Unfair / Wrongful Dismissal - Employees
Unfair dismissal and wrongful dismissal are entirely separate concepts. A dismissal may be unfair or wrongful, both, or, indeed neither.
Every eligible employee has the right not to be unfairly dismissed by his employer. In order to give the employee a measure of protection against dismissal, the statutory claim of unfair dismissal introduced the concept of fairness into the termination of employment contracts. Now, your employer must be able to show that, not only did he have good reason to dismiss, but also that he acted fairly in doing so.
Your employer must be able to establish that the only, or principal reason for the dismissal, was a potentially fair reason. The permitted reasons are; capability (or qualifications), conduct, redundancy, illegality (for example a delivery driver being disqualified from driving), retirement, or some other substantial reason. There are circumstances where any dismissal will be automatically unfair. In summary, these are:
- Pregnancy or maternity-related dismissals
- Dismissal for trade union reasons
- Selection for redundancy based on either of the above
- Dismissal following industrial action
- Dismissal for asserting a statutory right
- Health and safety dismissals
- Some dismissal on transfer of a business
- Dismissals where the worker has made a protected disclosure
The ACAS Code of Practice on discipline and grievance procedures sets down minimum standards that your employer should adopt.
You should be given the right to appeal your dismissal internally with your employer in the first instance. The letter confirming your dismissal should set out how to appeal and the deadline for doing so. Our employment law solicitors can advise you on the procedure which your employer should follow in hearing your appeal.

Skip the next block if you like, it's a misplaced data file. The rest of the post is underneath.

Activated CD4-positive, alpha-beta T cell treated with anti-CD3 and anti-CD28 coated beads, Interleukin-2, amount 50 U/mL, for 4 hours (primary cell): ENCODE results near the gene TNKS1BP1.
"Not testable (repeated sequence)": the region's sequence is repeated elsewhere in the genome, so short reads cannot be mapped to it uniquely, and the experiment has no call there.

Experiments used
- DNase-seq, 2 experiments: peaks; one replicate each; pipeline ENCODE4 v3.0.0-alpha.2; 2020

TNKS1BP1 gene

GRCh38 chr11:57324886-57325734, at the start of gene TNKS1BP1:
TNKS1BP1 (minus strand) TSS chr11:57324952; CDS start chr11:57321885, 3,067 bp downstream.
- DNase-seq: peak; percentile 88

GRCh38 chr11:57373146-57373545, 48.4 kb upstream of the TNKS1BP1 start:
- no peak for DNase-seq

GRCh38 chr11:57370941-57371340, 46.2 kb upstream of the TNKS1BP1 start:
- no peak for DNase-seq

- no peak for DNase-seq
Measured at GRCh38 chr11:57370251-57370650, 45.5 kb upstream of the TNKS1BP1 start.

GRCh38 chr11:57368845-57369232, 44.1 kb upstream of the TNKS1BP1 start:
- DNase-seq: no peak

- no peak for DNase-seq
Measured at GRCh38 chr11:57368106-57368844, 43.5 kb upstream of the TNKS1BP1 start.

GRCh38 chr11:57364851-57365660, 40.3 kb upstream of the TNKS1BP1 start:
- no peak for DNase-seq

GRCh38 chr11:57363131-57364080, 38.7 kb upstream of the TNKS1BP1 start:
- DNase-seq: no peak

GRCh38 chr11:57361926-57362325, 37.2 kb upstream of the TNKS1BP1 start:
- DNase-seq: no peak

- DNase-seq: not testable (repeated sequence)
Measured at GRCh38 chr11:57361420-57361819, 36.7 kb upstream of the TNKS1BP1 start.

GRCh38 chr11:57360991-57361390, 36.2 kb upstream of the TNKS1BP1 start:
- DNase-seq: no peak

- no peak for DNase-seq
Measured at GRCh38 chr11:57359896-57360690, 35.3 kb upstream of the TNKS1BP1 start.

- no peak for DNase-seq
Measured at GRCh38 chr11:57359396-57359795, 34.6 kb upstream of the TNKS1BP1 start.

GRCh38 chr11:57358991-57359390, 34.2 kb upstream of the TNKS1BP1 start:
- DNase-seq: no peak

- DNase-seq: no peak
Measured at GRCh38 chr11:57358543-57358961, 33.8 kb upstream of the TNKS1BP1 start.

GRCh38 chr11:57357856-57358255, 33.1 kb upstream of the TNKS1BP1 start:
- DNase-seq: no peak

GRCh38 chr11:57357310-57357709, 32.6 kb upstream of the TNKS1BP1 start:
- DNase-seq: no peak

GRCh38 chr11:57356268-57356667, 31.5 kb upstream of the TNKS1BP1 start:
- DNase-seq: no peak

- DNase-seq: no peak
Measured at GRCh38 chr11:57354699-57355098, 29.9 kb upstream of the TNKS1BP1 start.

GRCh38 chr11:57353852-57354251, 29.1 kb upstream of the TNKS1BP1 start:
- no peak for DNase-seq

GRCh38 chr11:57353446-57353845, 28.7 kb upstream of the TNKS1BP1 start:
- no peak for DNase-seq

The remedies available to an employee, should the Employment Tribunal find that the dismissal was unfair are; reinstatement or re-engagement or compensation. There are very strict time limits for a claim for unfair dismissal to be presented to the Employment Tribunal (usually three months from the effective date of termination of employment) and we would urge you to seek professional advice at the earliest opportunity. Our specialist employment lawyers are able to offer you specialist advice on your particular circumstances and discuss your options with you.
Wrongful dismissal occurs where a dismissal takes place in breach of contract (typically a failure by the employer to give an employee the contractual notice to which he/she is entitled when the circumstances do not justify instant dismissal). A claim for wrongful dismissal can be brought in either the Employment Tribunal or civil courts. If brought in the Employment Tribunal, it must be presented within three months of the date when the claim arose. A claim in the civil courts for wrongful dismissal, however, can be brought within six years.
If you consider that you may have a claim for wrongful dismissal you should not hesitate to contact our employment law solicitors at Warners to discuss the best way in which to deal with the matter. Our specialist employment lawyers will be able to offer you pro-active and cost-effective advice promptly.
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